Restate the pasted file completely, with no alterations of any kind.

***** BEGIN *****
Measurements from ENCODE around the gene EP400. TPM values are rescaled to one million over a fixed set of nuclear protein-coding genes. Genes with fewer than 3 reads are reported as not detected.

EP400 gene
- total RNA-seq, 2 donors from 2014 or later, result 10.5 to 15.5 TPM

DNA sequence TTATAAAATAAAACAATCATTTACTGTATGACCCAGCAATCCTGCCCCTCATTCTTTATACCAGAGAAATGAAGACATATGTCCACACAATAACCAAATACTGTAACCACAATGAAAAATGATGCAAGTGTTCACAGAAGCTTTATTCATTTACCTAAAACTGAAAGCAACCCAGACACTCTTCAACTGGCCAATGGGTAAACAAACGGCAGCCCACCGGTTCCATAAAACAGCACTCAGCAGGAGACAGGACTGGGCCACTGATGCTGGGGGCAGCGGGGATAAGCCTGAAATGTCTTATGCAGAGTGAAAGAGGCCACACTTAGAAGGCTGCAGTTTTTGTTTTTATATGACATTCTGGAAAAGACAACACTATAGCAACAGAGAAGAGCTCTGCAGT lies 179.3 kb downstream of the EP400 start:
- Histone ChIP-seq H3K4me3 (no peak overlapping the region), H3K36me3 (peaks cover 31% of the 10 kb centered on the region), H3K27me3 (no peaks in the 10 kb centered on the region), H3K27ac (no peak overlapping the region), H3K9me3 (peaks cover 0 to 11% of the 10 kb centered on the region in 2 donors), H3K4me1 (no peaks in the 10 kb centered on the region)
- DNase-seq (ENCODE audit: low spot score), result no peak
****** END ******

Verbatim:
Measurements from ENCODE around the gene EP400. TPM values are rescaled to one million over a fixed set of nuclear protein-coding genes. Genes with fewer than 3 reads are reported as not detected.

EP400 gene
- total RNA-seq, 2 donors from 2014 or later, result 10.5 to 15.5 TPM

DNA sequence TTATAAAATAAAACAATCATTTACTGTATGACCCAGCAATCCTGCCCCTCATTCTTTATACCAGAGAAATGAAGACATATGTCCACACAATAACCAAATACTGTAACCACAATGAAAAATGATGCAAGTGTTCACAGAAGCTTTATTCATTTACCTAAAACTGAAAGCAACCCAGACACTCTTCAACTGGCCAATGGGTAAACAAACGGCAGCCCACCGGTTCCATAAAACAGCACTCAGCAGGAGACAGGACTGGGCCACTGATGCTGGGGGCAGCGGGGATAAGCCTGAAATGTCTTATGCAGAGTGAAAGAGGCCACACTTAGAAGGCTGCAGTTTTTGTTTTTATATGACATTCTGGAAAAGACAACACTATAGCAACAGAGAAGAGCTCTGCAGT lies 179.3 kb downstream of the EP400 start:
- Histone ChIP-seq H3K4me3 (no peak overlapping the region), H3K36me3 (peaks cover 31% of the 10 kb centered on the region), H3K27me3 (no peaks in the 10 kb centered on the region), H3K27ac (no peak overlapping the region), H3K9me3 (peaks cover 0 to 11% of the 10 kb centered on the region in 2 donors), H3K4me1 (no peaks in the 10 kb centered on the region)
- DNase-seq (ENCODE audit: low spot score), result no peak